He descended a little heavily to the outflowing crowd in the arena, and bought a caterwauling toy balloon, but showed no great enthusiasm in manipulating it. Near the exit, as he came out, was a hot-waffle stand which he had overlooked, and a sense of duty obliged him to consume the three waffles, thickly powdered with sugar, which the waffle man cooked for him upon command.
They left a hottish taste in his mouth; they had not been quite up to his anticipation, indeed, and it was with a sense of relief that he turned to the “hokey-pokey” cart which stood close at hand, laden with square slabs of “Neapolitan ice-cream” wrapped in paper. He thought the ice-cream would be cooling, but somehow it fell short of the desired effect, and left a peculiar savour in his throat.
He walked away, too languid to blow his balloon, and passed a fresh-taffy booth with strange indifference. A bare-armed man was manipulating the taffy over a hook, pulling a great white mass to the desired stage of “candying,” but Penrod did not pause to watch the operation; in fact, he averted his eyes (which were slightly glazed) in passing. He did not analyze his motives: simply, he was conscious that he preferred not to look at the mass of taffy.
For some reason, he put a considerable distance between himself and the taffy-stand, but before long halted in the presence of a red-faced man who flourished a long fork over a small cooking apparatus and shouted jovially: “Winnies! Here’s your hot winnies! Hot winny-wurst! Food for the over-worked brain, nourishing for the weak stummick, entertaining for the tired business man! Here’s your hot winnies, three for a nickel, a half-a-dime, the twentieth-pot-of- a-dollah!”
This, above all nectar and ambrosia, was the favourite dish of Penrod Schofield. Nothing inside him now craved it–on the contrary! But memory is the great hypnotist; his mind argued against his inwards that opportunity knocked at his door: “winny-wurst” was rigidly forbidden by the home authorities. Besides, there was a last nickel in his pocket; and nature protested against its survival. Also, the redfaced man had himself proclaimed his wares nourishing for the weak stummick.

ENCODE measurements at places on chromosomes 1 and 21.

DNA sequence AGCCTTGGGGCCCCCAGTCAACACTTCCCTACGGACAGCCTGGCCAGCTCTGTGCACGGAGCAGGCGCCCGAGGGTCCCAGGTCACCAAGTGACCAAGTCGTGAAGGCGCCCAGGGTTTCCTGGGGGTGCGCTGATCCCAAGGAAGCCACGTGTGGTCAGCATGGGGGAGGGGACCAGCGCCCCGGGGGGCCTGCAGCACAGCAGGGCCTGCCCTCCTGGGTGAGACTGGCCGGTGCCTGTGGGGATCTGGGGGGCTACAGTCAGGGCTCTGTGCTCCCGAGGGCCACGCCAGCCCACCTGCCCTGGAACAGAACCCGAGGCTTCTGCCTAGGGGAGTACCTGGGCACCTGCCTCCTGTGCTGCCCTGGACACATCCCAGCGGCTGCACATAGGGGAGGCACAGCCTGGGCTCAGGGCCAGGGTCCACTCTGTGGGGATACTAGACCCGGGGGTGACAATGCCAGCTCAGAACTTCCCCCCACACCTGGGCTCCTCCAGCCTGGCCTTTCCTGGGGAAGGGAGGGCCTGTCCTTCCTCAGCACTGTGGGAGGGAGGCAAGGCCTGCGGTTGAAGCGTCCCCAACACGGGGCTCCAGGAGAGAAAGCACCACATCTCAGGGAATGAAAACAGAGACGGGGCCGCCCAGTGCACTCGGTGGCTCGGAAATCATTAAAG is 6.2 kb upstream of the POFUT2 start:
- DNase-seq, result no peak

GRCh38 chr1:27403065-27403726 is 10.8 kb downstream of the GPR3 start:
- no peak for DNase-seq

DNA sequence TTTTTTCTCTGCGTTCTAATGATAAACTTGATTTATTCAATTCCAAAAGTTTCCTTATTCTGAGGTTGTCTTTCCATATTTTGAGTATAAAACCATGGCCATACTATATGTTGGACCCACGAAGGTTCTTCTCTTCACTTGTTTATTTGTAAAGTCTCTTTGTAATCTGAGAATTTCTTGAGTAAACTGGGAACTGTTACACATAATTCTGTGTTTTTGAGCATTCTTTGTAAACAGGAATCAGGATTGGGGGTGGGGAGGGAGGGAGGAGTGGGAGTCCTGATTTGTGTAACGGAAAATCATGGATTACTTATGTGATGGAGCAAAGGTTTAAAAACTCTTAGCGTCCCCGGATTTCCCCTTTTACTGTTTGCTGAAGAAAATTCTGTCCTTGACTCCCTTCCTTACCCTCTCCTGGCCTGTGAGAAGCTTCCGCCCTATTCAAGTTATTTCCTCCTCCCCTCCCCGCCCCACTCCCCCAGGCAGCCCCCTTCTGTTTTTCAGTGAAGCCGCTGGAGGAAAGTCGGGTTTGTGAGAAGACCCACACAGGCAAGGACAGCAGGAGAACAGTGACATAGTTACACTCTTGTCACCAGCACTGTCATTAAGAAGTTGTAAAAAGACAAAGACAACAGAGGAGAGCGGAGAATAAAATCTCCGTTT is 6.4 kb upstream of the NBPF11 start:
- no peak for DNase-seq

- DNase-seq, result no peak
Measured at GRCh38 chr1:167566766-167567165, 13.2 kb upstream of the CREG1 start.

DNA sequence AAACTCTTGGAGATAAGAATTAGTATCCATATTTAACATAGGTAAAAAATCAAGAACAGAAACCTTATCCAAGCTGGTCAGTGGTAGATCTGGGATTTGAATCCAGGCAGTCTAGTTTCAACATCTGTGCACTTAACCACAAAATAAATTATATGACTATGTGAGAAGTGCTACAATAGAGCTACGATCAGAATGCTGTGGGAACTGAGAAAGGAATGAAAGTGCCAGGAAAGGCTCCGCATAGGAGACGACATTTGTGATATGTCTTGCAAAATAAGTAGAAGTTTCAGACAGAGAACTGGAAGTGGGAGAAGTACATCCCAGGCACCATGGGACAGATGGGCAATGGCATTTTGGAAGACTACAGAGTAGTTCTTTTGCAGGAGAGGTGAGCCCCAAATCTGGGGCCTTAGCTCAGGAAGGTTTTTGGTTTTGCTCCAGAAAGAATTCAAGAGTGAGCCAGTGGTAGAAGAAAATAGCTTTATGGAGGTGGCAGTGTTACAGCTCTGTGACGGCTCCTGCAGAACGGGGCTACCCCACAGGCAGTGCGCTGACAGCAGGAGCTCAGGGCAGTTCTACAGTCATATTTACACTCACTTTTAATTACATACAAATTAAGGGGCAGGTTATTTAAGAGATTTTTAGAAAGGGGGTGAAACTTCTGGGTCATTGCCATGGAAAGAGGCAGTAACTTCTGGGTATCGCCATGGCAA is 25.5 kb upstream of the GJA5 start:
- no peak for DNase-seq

Penrod placed the nickel in the red hand of the red-faced man. He ate two of the three greasy, cigarlike shapes cordially pressed upon him in return. The first bite convinced him that he had made a mistake; these winnies seemed of a very inferior flavour, almost unpleasant, in fact. But he felt obliged to conceal his poor opinion of them, for fear of offending the red-faced man. He ate without haste or eagerness–so slowly, indeed, that he began to think the redfaced man might dislike him, as a deterrent of trade. Perhaps Penrod’s mind was not working well, for he failed to
remember that no law compelled him to remain under the eye of the red-faced man, but the virulent repulsion excited by his attempt to take a bite of the third sausage inspired him with at least an excuse for postponement.
“Mighty good,” he murmured feebly, placing the sausage in the pocket of his jacket with a shaking hand. “Guess I’ll save this one to eat at home, after–after dinner.”
He moved sluggishly away, wishing he had not thought of dinner. A side-show, undiscovered until now, failed to arouse his interest, not even exciting a wish that he had known of its existence when he had money. For a time he stared without attraction; the weather-worn colours conveying no meaning to comprehension at a huge canvas poster depicting the chief his torpid eye. Then, little by little, the poster became more vivid to his consciousness. There was a greenish-tinted person in the tent, it seemed, who thrived upon a reptilian diet.
Suddenly, Penrod decided that it was time to go home.